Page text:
Hockey is one of the most popular sports for Canadian children and youth. While the health benefits of physical activity and sport participation are well recognized, there is increasing concern around the frequency and severity of hockey-related injuries, particularly concussion. Studies consistently identify bodychecking as the primary mechanism associated with youth hockey injuries, including concussion. Policy to delay bodychecking until bantam league play (when participants are 13 to 14 years of age) will reduce the risks of injury and concussion in young ice hockey players. Bodychecking should be eliminated from non-elite youth ice hockey. The age at which bodychecking is introduced in competitive hockey leagues must be reconsidered. Both initiatives require policy change in many provinces/territories, and must be re-evaluated prospectively in light of emerging research. More than 4.5 million Canadians are involved in ice hockey, as coaches, officials, administrators or direct volunteers, and hockey is the most popular winter sport among Canadian children and youth.[1] Hockey Canada reported over 550,000 registered players under the age of 19 in 2008, and participation rates are increasing, especially among girls and young women.[1] While the health benefits of physical activity and sport participation are well recognized, there is increasing concern around the frequency and severity of hockey-related injuries in youth, particularly concussion. The American Academy of Pediatrics (AAP) classifies hockey as a collision sport because of unintentional and intentional body contact, including bodychecking.[2] The AAP published a policy statement on youth ice hockey in 2000, recommending that bodychecking not be allowed for children younger than 15 years of age.[3] There is passionate debate about the risk factors for injury in youth hockey and the relative merits of early or later introduction of bodychecking. Because bodychecking is not allowed in girls' or women's hockey in Canada, the present statement pertains to play in boys' and men's hockey leagues. It reviews the scientific literature on bodychecking injuries, outlines positions in the current debate and makes recommendations on when bodychecking should be introduced into the game. DEFINING BODY CONTACT AND BODYCHECKING Body contact is an individual defensive tactic designed to legally block or impede the progress of an offensive puck carrier. The defensive player moves to restrict action by the puck carrier anywhere on the ice, by skating, angling and positioning. The defensive player cannot hit the offensive player by travelling in an opposite direction to him or by physically extending toward him in an effort to initiate contact. There must be no action where the puck carrier is pushed, hit or shoved into the boards. In contrast, bodychecking is an individual defensive tactic designed to legally separate the puck carrier from the puck. The defensive player physically extends his body toward the puck carrier while moving in an opposite or parallel direction, a deliberate and forceful move not solely determined by the movement of the puck carrier.[1] Bodychecking is taught based on a four-step skill development program outlined by Hockey Canada, with progression through positioning and angling, stick checking, body contact and bodychecking skills.[4] Instruction in bodychecking includes techniques for receiving bodychecks, adhering to rules, and safe play. BODYCHECKING LEGISLATION Hockey Canada groups children and adolescents by age into six play levels: initiation (5 to 6 years of age), novice (7 to 8 years), atom (9 to 10 years), peewee (11 to 12 years), bantam (13 to 14 years), and midget (15 to 17 years). Historically, from the early 1980s until the 2002/2003 season, bodychecking was introduced at age 12 years in Canadian boys' ice hockey. In 2003, four of 13 provincial/territorial branches allowed checking for players as young as nine years old. Hockey Canada mandated the introduction of bodychecking in peewee leagues (ages 11 to 12) in 2009. Quebec has delayed bodychecking until bantam (age 14 from 1978 to 2002, then age 13 following an age change mandated nationally). THE DEBATE Despite lack of evidence, proponents of bodychecking argue that it is a fundamental skill which, learned early, may prevent future injuries. However, the evidence supports that bodychecking is the most common mechanism of injury. The Canadian Academy of Sports Medicine recommends that bodychecking be introduced only in boys' competitive hockey, and no earlier than the bantam (ages 13 to14) or midget (ages 15 to 17) level.[5] The AAP recommends a ban on bodychecking for male players younger than 15 years of age.[3] The present statement marks the first CPS position on this issue. BODYCHECKING AND INJURY Hockey is recognized as a high-risk sport. The speed of play, body contact and bodychecking all contribute to injury risk.[6][7] The injury rate is also high, with Canadian data suggesting that hockey injuries account for 8% to 11% of all adolescent sport-related injuries.[8][10] Unfortunately, serious injuries such as concussion, other brain injuries and spinal cord trauma are not uncommon in hockey.[6][11] The incidence of traumatic brain injury appears to be rising.[12][13] Ice hockey-related fatality rates are double those reported in American football, and catastrophic spinal cord and brain injury rates are almost four times higher for high school hockey players than for high school and college football players.[14][15] Bodychecking is the predominant mechanism of injury among youth hockey players at all levels of competition where it is permitted, accounting for 45% to 86% of injuries.[8][16]-[18] Several published studies, including two recent systematic reviews, reported on risk factors for injury (including bodychecking) in youth hockey.[19][20] Emery and colleagues conducted a systematic review of 24 studies and a meta-analysis including only studies which examined policy allowing bodychecking as a risk factor for injury. Policy allowing bodychecking was found to be a risk factor for all hockey injuries, with a summary incidence rate ratio (IRR) of 2.45 (95% CI 1.7 to 3.6). Furthermore, policy allowing bodychecking was found to be a risk factor for concussion, with a summary OR of 1.71 (95% CI 1.2 to 2.44). These data confirm that bodychecking increases the risk of all injuries and the risk of concussion specifically.[20] Nine of ten studies examining policy allowing bodychecking provided evidence to support a greater risk in bodychecking leagues.[20] The second systematic review found the RR of injury associated with policy allowing bodychecking ranged from 0.6 to 39.8; all but one of these studies found an increased risk of injuries associated with bodychecking.[19] Since the publication of these systematic reviews there have been five additional studies. A Canadian prospective cohort study compared injury rates between peewee ice hockey players in a league where bodychecking is permitted at age 11 years (Alberta) versus players in a league where bodychecking is not permitted until age 13 (Quebec).[21] During the 2007/2008 season, a validated injury surveillance system was used to capture all injuries requiring medical attention and/or time loss from hockey (ie, time between injury and return to play) in 2154 players. There was a threefold increased risk of all game-related injuries (IRR =3.26 [95% CI; 2.31 to 4.60]) and of injury resulting in >7 days time lost from sport (IRR=3.30 [95% CI; 1.77 to 6.17]) in 11- to 12- year-old peewee players from Alberta when compared with Quebec. There was also an almost fourfold increased risk of game-related concussion (IRR=3.88 [95% CI; 1.91 to 7.89]) in Alberta peewee players.[21] Further evidence was reported in a five-year cohort study (2002 to 2007) including all age groups, which demonstrated that injury risk increases 3.75 times (IRR=3.75 [95% CI; 1.51 to 9.74]) in leagues that allow bodychecking compared with those that do not.[22] A second prospective cohort study by Emery et al examined whether the introduction of bodychecking at 11 years of age (Alberta) or 13 years of age (Quebec) affected injury rates in later years (at 13 to 14 years of age).[23] During the 2008/09 season, the same injury surveillance system cited above was used to study 1971 bantam players (13- to 14-year-olds). There was no reduction in game-related injury risk (all injuries) for this age group (IRR=0.85 [95% CI 0.63 to 1.16]), of concussion specifically (IRR=0.84 [95% CI 0.48 to 1.48]), or of concussions resulting in >10 days time lost from sport (IRR=0.6 [95% CI 0.26 to 1.41]) in the Alberta league, compared with Quebec. In fact, the concussion rate found in Alberta peewee players was higher than in bantam players in either province.[22][23] Injuries to bantam players resulting in >7 days time lost from sport were reduced by 33% (IRR=0.67 [95% CI 0.46 to 0.99]) in the Alberta league, where players had had two years of bodychecking experience. However, these findings must be interpreted in light of the three- to fourfold greater injury and concussion risk among peewee players in Alberta, along with a possibly higher 'survival effect' among peewee players moving on to bantam in Quebec when compared with Alberta, where bodychecking is allowed in peewee league play. Recent retrospective studies have examined the influence of policy change based on the Canadian Hospitals Injury Reporting and Prevention Program (CHIRPP) surveillance data. Injury rates among boys presenting to emergency departments in the Kingston, Ontario area both before and after the 2002 rule change to allow bodychecking in younger players, were reported. There was no change between bodychecking injury rates in 1997 to 2002 (with bodychecking introduced at 11 years of age) and 2003 to 2007 (when bodychecking was introduced at nine years of age).[24] Overall rates of injury actually declined over the later period.[24] However, this retrospective study may also be biased by stronger rule enforcement, better coaching certification and temporal declines in emergency department use for this type of injury over that period. In contrast, retrospective research of CHIRPP data from 1994 to 2004 in five Ontario hospitals examined injury risk following a rule change in 1998 that allowed bodychecking in nine- and 10-year-old hockey players. A 2.2 times greater risk of injury in atom players (9 and 10 years of age) after the rule change was reported (OR=2.2 [95% CI 1.7 to 2.84]).[25] Another retrospective study using CHIRPP data (from 1995 to 2002) compared hockey injuries in children 10 to 13 years of age playing in Ontario, where bodychecking was allowed, with data from Quebec, where bodychecking was not allowed. There was a 2.6 times greater risk of bodycheck-related injuries reported for this age group when bodychecking was allowed (OR=2.65 [95% CI 2.21 to 3.18]).[26] OTHER RISK FACTORS After policy that permits bodychecking, the most commonly investigated risk factors for injury in the scientific literature are: age, session-type (ie, a practice versus a game), level of play, player position, physical size, and a previous history of injury and/or concussion. Most studies examining age found that injury risk increased with age;[8][20][27][29] others suggest no elevated injury risk in older age groups.[30]-[33] Relative age has been examined to "describe the potential advantages (or disadvantages) that result from age differences between peers within one age group".[31] One study examining relative age among hockey players found no evidence that younger (or older) players within a grouping were at elevated injury risk.[31] Additional research supports this finding at the peewee level, where no increased risk was found in first-year players. In bantam leagues, however, there was a 40% greater risk of injury in first-year players when compared with players in their second year.[21][23] Based on session-type, injury risk is reported to be consistently higher in games than in practices, with RR estimates ranging from 2.45 to 6.32.[16][18][27][34] One study also indicated that injury rates were higher in regular season play than during preseason, postseason or tournament games.[30] In general, studies examining level of play have found that injury risks rise with increasing skill levels across all age groups.[31][35][36] However, one study reported that only peewee players in the highest skill division were at the greatest risk of injury, with no significant increase by skill level in other age groups.[8] Larger cohort studies confirmed a consistently greater risk of injury among peewee players who were more highly skilled, but this trend was not observed in the bantam age group.[21][23] When examining player position, some researchers found that forwards were at higher risk of injury than defencemen or goalies, [30][32] while others reported the relative risk of injury was 2.18 times higher for defencemen than forwards.[27] In all three studies, goalies were shown to be at much lower risk than other players. Additional research shows a consistent protective effect for goalies at both the peewee and bantam levels.[21][23] Research on player size has shown conflicting results, with some studies citing increased risk for smaller players in some age groups. Prospective Canadian data show a significantly greater risk of injury in peewee players in the lowest 25th percentile by weight, [21] though this finding was not reflected in the bantam cohort.[23] However, additional research has found lighter bantam players to be at greater risk, while other studies report a significant weight difference, at all levels, between players who sustained a bodychecking-related injury and those who did not.[16][30] Other research examining body weight as a risk factor for shoulder injuries found that heavier players were at greater risk for these injuries.[37] One study looked at height as a possible risk factor for injury and found no evidence of effect among bantam players.[16] By contrast, a history of previous injury or concussion is consistently reported as a significant risk factor for reinjury and further concussion, respectively.[20] One recent Canadian peewee cohort study showed that the risk of injury doubled for players who reported being injured within the past year (IRR=2.07 [95% CI 1.49 to 2.86]), while the risk of concussion tripled for players reporting any previous concussion (2.76 [95% CI 1.1 to 6.91]).[21] The bantam cohort also showed greater risk of reinjury and concussion in players reporting previous injury within the past year (IRR=1.39 [95% CI 1.13 to 1.71]) or any previous concussion (IRR=1.87 [95% CI 1.19 to 2.94]), respectively.[21] INJURY PREVENTION AND RISK REDUCTION Injury prevention and risk reduction programs have been implemented but have not been evaluated rigorously. The STOP (Safety Towards Other Players) program (www.safetytowardsotherplayers.com) is supported by the Ontario Minor Hockey Association (www.omha.net), and includes an education component and the "STOP patch", which is sewn on the back of players' uniforms to remind opponents not to hit from behind. A study evaluating another injury prevention program, "Fair Play", which awards points for sportsmanlike play (based on penalty minutes), suggests an approximate 60% reduction in the risk of injury (OR=0.41 [95% CI 0.11 to 1.47]) where the program is in effect, but the results were not statistically significant.[38] EDUCATION Players, parents, coaches, officials and trainers must be mindful of the potential risks of playing hockey. Hockey Canada has player development, coaching, education and safety promotion programs and resources for coaches, officials, players and parents at www.hockeycanada.ca. Concussion awareness is vital. Athletes and all those involved in their care need to know about the risks, symptoms/signs and how to manage concussive injuries. The CPS statement on concussion evaluation and management is essential reading [39], with additional information available from the Canadian Academy of Sport and Exercise Medicine (www.casm-acms.org), ThinkFirst Canada (www.thinkfirst.ca) and the US Centers of Disease Control and Prevention (www.cdc.gov/ncipc/tbi/Coaches_Tool_Kit.htm). CONCLUSION Studies consistently identify bodychecking as the primary mechanism of hockey-related injuries, including concussion. It is expected that delaying the introduction of bodychecking until the bantam level and restricting bodychecking to elite leagues for older age groups will reduce the risks of injury and concussion substantially. Delaying bodychecking until bantam will have a clear benefit in reducing the risks of injury and concussion in young ice hockey players. Bodychecking should be eliminated from recreational youth ice hockey and the age at which it is introduced in competitive hockey leagues should be reconsidered. Both initiatives require policy change in many provinces/territories in Canada, and policy changes will need to be evaluated on a regular basis in light of emerging research. RECOMMENDATIONS The Canadian Paediatric Society recommends the following: * Eliminating bodychecking from all levels of organized recreational/non-elite competitive male ice hockey. (Grade II-2A evidence) * * Delaying the introduction of bodychecking in elite male competitive leagues until players are 13 to 14 years of age (bantam level) or older. (Grade III-C evidence)* * Implementing Hockey Canada's four-stage skill development program for bodychecking (body positioning, angling, stick checking and body contact) for all leagues. * Educating coaches and trainers, schools, and policy-makers in sport about the signs and symptoms of common hockey injuries, especially concussion. * Improving injury surveillance to better identify the risk factors for, and mechanisms of, hockey injuries. * Policies to reduce injury and promote fair play in hockey, for all age groups and league levels. Clinicians who see young hockey players in their practice should offer the following advice: * Girls and young women should continue participating in non-bodychecking leagues. * Boys should play in recreational/non-elite hockey leagues that do not allow bodychecking. * Elite male players should play in hockey leagues that introduce bodychecking later, when players are 13 to 14 years of age (bantam level) or older. * All players should adhere to fair play and a non-violent sport culture. * Parents and caregivers should learn injury prevention and risk reduction strategies, including concussion prevention, recognition and management. *The levels of evidence and strength of recommendations are based on the Canadian Task Force on Preventive Health Care (See Table 1). [40][41] TABLE 1: [SEE PDF] Levels of evidence and strength of recommendations Level of evidence Description I Evidence obtained from at least one properly randomized controlled trial. II-1 Evidence obtained from well-designed controlled trial without randomization. II-2 Evidence obtained from well-designed cohort or case-controlled analytical studies, preferably from more than one centre or research group. II-3 Evidence obtained from comparisons between times and places, with or without the intervention. Dramatic results in uncontrolled experiments could also be included in this category. III Opinions of respected authorities, based on clinical experience, descriptive studies or reports of expert committees. Grade Description A There is good evidence to recommend the clinical preventive action. B There is fair evidence to recommend the clinical preventive action. C The existing evidence is conflicting and does not allow a recommendation to be made for or against use of the clinical preventive action; however, other factors may influence decision-making. D There is fair evidence to recommend against the clinical preventive action. E There is good evidence to recommend against the clinical preventive action. F There is insufficient evidence to make a recommendation; however, other factors may influence decision-making. ACKNOWLEDGEMENTS This statement was reviewed by the Community Paediatrics and Injury Prevention Committees of the Canadian Paediatric Society. Thanks to Drs. Claire MA LeBlanc, Stan Lipnowski, Peter Nieman, Christina G Templeton and Thomas J Warshawski for their input as past members of the CPS Healthy Active Living and Sports Medicine Committee. HEALTHY ACTIVE LIVING AND SPORTS MEDICINE COMMITTEE Members: Catherine Birken MD; Tracey L Bridger MD (Chair); Mark E Feldman MD (Board Representative); Kristin M Houghton MD; Michelle Jackman MD; John F Philpott MD Liaison: Laura K Purcell MD, CPS Paediatric Sports and Exercise Medicine Section Principal authors: Kristin M Houghton MD; Carolyn A Emery PT PhD May 2013 REFERENCES 1. Hockey Canada, Annual report 2008: www.hockeycanada.ca/index.php/ci_id/55192/la_id/1.htm (Accessed July 4, 2012). 2. Rice SG; American Academy of Pediatrics, Council on Sports Medicine and Fitness. Medical conditions affecting sports participation. Pediatrics 2008;121(4):841-8. 3. American Academy of Pediatrics, Committee on Sports Medicine and Fitness. Safety in youth ice hockey: The effects of body checking. Pediatrics 2000;105(3 Pt 1):657-8. 4. Hockey Canada. Teaching checking: A progressive approach. 2002: www.omha.net/admin/downloads/Teaching%20Checking.pdf (Accessed July 4, 2012). 5. Canadian Academy of Sport Medicine. Position Statement: Violence and injuries in ice hockey. 1988. www.casm-acms.org/forms/statements/HockeyViolEng.pdf (Accessed July 4, 2012). 6. Emery CA, Risk factors for injury in child and adolescent sport: A systematic review of the literature. Clin J Sport Med 2003;13(4):256-68. 7. Caine D, Caine C, Maffulli N. Incidence and distribution of pediatric sport-related injuries. Clin J Sport Med 2006;16(6):500-13. 8. Emery CA, Meeuwisse WH. Injury rates, risk factors, and mechanisms of injury in minor hockey [comment]. Am J Sports Med 2006;34(12):1960-9. 9. Emery CA, Meeuwisse WH, McAllister JR. Survey of sport participation and sport injury in Calgary and area high schools. Clin J Sport Med 2006;16(1):20-6. 10. Emery C, Tyreman H. Sport participation, sport injury, risk factors and sport safety practices in Calgary and area junior high schools. Paediatr Child Health 2009;14(7):439-44. 11. Tator CH, Carson JD, Cushman R. Hockey injuries of the spine in Canada, 1966-1996 [comment]. CMAJ 2000;162(6):787-8. 12. Proctor MR, Cantu RC. Head and neck injuries in young athletes. Clin Sports Med 2000;19(4): 693-715. 13. Kelly KD, Lissel HL, Rowe BH, Vincenten JA, Voaklander DC. Sport and recreation-related head injuries treated in the emergency department. Clin J Sport Med 2001;11(2):77-81. 14. Mueller FO, Cantu RC. Catastrophic injuries and fatalities in high school and college sports, fall 1982-spring 1988. Med Sci Sports Exerc 1990;22(6):737-41. 15. Cantu RC, Mueller FO. Fatalities and catastrophic injuries in high school and college sports, 1982-1997: Lessons for improving safety. Phys Sportsmed 1999;27(8):35-48. 16. Brust JD, Leonard BJ, Pheley A, Roberts WO. Children's ice hockey injuries. Am J Dis Child 1992;146(6):741-7. 17. Bernard D, Trudel P. Marcotte G. The incidence, types, and circumstances of injuries to ice hockey players at the bantam level (14 to 15 years old). In: Hoerner E, ed. Safety in Ice Hockey. Philadephia: American Society for Testing and Materials, 1993:44-55. 18. Benson B, Meeuwisse WH. Ice hockey injuries. In: Maffulli N, Caine DJ, eds. Epidemiology of Pediatric Sports Injuries: Team Sports. Basel: S Karger AG, 2005:86-119. 19. Warsh JM, Constantin SA, Howard A, Macpherson A. A systematic review of the association between body checking and injury in youth ice hockey. Clin J Sport Med 2009;19(2):134-44. 20. Emery CA, Hagel B, Decloe M, Carly M. Risk factors for injury and severe injury in youth ice hockey: A systematic review of the literature. Inj Prev 2010;16(2):113-8. 21. Emery CA, Kang J, Shrier I, et al. Risk of injury associated with body checking among youth ice hockey players. JAMA 2010;303(22):2265-72. 22. Darling, SR, Schaubel DE, Baker JG, Leddy JJ, Bisson LJ, Willer B. Intentional versus unintentional contact as a mechanism of injury in youth ice hockey. Br J Sports Med 2011;45(6):492-7. 23. Emery C, Kang J, Shrier I, et al. Risk of injury associated with bodychecking experience among youth hockey players. CMAJ 2011;183(11):1249-56. 24. Kukaswadia A, Warsh J, Mihalik JP, Pickett W. Effects of changing body-checking rules on rates of injury in minor hockey. Pediatrics 2010;125(4):735-41. 25. Cusimano M, Taback N, McFaull S, Hodgins R, Tsegaye B; Canadian Research Team in Traumatic Brain Injury and Violence. Effect of bodychecking on rate of injuries among minor hockey players. Open Medicine 2011;5(1):e59: www.openmedicine.ca/article/view/246/389 (Accessed July 4, 2012). 26. Macpherson A, Rothman L, Howard A. Body-checking rules and childhood injuries in ice hockey. Pediatrics;117(2):e143-7 [Erratum in Pediatrics. 2006;117(6):2334-6]. 27. Stuart MJ, Smith AM, Nieva JJ, Rock MG. Injuries in youth ice hockey: A pilot surveillance strategy. Mayo Clin Proc 1995;70(4): p. 350-6. 28. Mölsä, J, Kujala U, Myllynen P, Torstila I, Airaksinen O. Injuries to the upper extremity in ice hockey: Analysis of a series of 760 injuries. Am J Sports Med 2003;31(5):751-7. 29. Björkenheim JM, Syvähuoko I, Rosenberg PH. Injuries in competitive junior ice-hockey. 1437 players followed for one season. Acta Orthop Scand 1993;64(4):459-61. 30. Wiggins W. Implication of introducing body checking in ice hockey at different ages. OpenThesis. Lakehead University, 1998: www.openthesis.org/documents/Implication-introducing-body-checking-in-182710.html (Accessed July 4, 2012). 31. Wattie N, Cobley S, Macpherson A, Howard A, Montelpare WJ, Baker J. Injuries in Canadian youth ice hockey: The influence of relative age. Pediatrics 2007;120(1):142-8. 32. Roberts WO, Brust JD, Leonard B. Youth ice hockey tournament injuries: Rates and patterns compared to season play. Med Sci Sports Exerc 1999;31(1):46-51. 33. Williamson IJS. An epidemiological investigation of concussion in youth ice hockey. Simon Fraser University: MSc thesis, 2006. 34. Smith AM, Stuart MJ, Wiese-Bjornstal DM, Gunnon C. Predictors of injury in ice hockey players. A multivariate, multidisciplinary approach. Am J Sports Med 1997;25(4): 500-7. 35. McKay C, Emery CA, Campbell T, Meeuwisse W. The effect of premature return to play on re-injury risk in elite adolescent ice hockey and associated psychosocial predictors [Abstract]. Br J Sport Med 2008;42(6):532-3. 36. Willer B, Kroetsch B, Darling S, Hutson A, Leddy J. Injury rates in house league, select, and representative youth ice hockey. Med Sci Sports Exerc 2005;37(10):1658-63. 37. Finke RC, Goodwin Gerberich S, Madden M, et al. Shoulder injuries in ice hockey. J Orthop Sports Phys Ther 1988;10(2):54-8. 38. Brunelle JP, Goulet C, Arguin H. Promoting respect for the rules and injury prevention in ice hockey: Evaluation of the fair-play program. J Sci Med Sport 2005;8(3):294-304. 39. Canadian Paediatric Society, Healthy Active Living and Sports Medicine Committee. Identification and management of children with sport related concussion (Principal author Laura K Purcell). Paediatr Child Health 2012;17(1):31 www.cps.ca/en/documents/position/concussion-evaluation-management. 40. Canadian Task Force on Preventive Health Care, New grades for recommendations from the Canadian Task Force on Preventive Health Care for specific clinical preventive actions. CMAJ 2003;169(3):207-8. 41. Canadian Task Force. Quality of Published Evidence. www.canadiantaskforce.ca/_archive/index.html (Accessed July 19, 2012). Disclaimer: The recommendations in this position statement do not indicate an exclusive course of treatment or procedure to be followed. Variations, taking into account individual circumstances, may be appropriate. Internet addresses are current at time of publication.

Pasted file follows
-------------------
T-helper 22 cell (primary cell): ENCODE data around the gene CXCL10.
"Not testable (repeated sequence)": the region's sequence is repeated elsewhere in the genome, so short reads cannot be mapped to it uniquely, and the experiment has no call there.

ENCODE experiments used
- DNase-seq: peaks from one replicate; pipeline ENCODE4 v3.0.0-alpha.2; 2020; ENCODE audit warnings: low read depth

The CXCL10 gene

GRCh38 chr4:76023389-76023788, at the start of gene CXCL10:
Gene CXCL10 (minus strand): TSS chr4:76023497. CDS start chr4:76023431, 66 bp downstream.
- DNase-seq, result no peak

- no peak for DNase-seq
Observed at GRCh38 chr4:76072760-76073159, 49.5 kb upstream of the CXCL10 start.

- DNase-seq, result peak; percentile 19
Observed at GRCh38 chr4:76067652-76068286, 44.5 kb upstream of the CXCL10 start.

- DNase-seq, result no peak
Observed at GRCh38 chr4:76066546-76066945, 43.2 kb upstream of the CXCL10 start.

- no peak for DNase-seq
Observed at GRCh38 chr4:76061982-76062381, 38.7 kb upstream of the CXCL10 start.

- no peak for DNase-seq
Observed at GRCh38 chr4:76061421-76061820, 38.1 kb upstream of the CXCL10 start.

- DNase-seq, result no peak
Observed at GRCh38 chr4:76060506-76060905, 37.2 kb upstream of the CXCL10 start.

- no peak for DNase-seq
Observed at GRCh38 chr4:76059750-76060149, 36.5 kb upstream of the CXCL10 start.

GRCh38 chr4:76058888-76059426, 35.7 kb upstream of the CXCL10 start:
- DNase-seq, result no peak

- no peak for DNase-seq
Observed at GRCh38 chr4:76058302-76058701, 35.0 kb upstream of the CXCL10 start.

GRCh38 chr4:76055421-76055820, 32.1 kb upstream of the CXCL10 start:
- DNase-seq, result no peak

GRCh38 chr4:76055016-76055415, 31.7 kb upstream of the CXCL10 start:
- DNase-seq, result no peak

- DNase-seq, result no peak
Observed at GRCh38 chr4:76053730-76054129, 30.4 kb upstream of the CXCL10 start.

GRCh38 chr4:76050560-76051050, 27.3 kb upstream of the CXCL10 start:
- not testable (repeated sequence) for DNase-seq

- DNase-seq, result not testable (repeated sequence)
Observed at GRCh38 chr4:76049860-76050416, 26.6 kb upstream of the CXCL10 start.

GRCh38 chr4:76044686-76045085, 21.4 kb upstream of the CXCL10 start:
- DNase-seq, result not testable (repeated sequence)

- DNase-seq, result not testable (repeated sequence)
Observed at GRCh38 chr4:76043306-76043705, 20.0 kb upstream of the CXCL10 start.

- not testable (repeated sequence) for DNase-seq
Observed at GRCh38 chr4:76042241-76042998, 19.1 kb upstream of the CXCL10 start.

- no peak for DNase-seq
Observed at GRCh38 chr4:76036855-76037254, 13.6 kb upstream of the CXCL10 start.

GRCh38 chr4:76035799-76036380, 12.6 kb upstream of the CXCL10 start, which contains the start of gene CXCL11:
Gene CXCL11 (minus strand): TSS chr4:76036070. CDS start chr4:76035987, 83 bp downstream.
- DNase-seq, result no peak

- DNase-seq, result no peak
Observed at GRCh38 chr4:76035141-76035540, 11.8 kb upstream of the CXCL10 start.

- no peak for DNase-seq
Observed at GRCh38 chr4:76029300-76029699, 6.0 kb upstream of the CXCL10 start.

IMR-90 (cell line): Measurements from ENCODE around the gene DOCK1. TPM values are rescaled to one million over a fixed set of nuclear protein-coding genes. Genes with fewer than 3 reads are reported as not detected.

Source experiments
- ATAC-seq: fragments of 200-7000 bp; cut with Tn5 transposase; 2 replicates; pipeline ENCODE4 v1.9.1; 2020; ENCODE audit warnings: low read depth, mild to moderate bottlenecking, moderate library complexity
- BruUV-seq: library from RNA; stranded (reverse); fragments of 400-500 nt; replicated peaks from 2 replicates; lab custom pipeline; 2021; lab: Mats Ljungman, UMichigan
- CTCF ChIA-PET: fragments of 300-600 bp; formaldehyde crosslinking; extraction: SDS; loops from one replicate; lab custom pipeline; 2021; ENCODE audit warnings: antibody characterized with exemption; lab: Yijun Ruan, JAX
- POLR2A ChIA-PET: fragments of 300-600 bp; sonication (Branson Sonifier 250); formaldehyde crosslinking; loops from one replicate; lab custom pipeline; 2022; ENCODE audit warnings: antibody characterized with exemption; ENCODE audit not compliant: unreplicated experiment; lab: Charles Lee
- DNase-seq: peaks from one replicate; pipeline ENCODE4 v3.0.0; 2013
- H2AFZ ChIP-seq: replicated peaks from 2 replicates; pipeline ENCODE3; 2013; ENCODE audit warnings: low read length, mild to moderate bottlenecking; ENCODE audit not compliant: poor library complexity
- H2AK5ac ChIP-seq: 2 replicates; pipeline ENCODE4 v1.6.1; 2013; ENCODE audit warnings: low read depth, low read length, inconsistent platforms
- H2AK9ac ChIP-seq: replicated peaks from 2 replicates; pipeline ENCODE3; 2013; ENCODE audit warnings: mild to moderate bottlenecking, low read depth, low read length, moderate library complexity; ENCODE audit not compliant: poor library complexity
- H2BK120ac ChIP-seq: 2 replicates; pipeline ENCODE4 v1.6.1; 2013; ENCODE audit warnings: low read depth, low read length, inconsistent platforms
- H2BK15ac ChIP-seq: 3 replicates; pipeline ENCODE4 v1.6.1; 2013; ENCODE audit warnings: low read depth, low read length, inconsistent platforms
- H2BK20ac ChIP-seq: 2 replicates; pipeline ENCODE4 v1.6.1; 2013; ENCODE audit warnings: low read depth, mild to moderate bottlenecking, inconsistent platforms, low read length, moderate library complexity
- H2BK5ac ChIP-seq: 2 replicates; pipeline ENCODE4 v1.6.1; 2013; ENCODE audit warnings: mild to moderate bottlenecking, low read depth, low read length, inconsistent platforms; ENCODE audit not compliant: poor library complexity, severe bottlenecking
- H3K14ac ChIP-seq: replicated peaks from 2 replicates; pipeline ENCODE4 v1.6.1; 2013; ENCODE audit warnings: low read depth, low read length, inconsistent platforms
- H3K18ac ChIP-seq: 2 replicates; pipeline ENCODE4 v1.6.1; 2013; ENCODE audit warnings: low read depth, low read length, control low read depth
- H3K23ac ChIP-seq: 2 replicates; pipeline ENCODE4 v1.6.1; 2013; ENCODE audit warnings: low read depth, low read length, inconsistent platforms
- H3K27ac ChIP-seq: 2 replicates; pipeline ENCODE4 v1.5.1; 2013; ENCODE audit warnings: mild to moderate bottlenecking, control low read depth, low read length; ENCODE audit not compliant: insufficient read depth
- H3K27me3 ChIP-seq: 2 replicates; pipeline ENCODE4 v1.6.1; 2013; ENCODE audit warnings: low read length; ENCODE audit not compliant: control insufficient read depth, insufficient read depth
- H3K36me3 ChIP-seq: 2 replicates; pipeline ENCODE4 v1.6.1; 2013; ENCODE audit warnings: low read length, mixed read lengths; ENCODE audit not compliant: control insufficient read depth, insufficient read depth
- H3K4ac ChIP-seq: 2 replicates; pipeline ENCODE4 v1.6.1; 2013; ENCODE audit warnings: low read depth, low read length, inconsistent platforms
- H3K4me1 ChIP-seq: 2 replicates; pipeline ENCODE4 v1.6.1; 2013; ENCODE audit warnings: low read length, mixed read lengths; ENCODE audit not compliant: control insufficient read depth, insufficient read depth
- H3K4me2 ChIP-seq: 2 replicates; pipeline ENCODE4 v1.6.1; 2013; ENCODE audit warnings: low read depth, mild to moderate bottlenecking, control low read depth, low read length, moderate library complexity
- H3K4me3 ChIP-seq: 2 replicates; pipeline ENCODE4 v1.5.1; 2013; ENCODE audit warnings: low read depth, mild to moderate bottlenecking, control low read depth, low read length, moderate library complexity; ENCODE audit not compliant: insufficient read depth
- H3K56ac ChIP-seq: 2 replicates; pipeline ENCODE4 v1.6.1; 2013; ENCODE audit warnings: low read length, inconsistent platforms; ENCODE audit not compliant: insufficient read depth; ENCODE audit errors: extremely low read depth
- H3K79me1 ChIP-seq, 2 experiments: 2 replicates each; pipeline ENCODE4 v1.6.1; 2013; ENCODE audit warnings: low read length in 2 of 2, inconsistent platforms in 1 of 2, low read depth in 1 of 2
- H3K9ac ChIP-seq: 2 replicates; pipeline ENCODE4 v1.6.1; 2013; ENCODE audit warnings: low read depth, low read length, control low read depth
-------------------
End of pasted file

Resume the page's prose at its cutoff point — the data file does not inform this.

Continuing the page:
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Resolution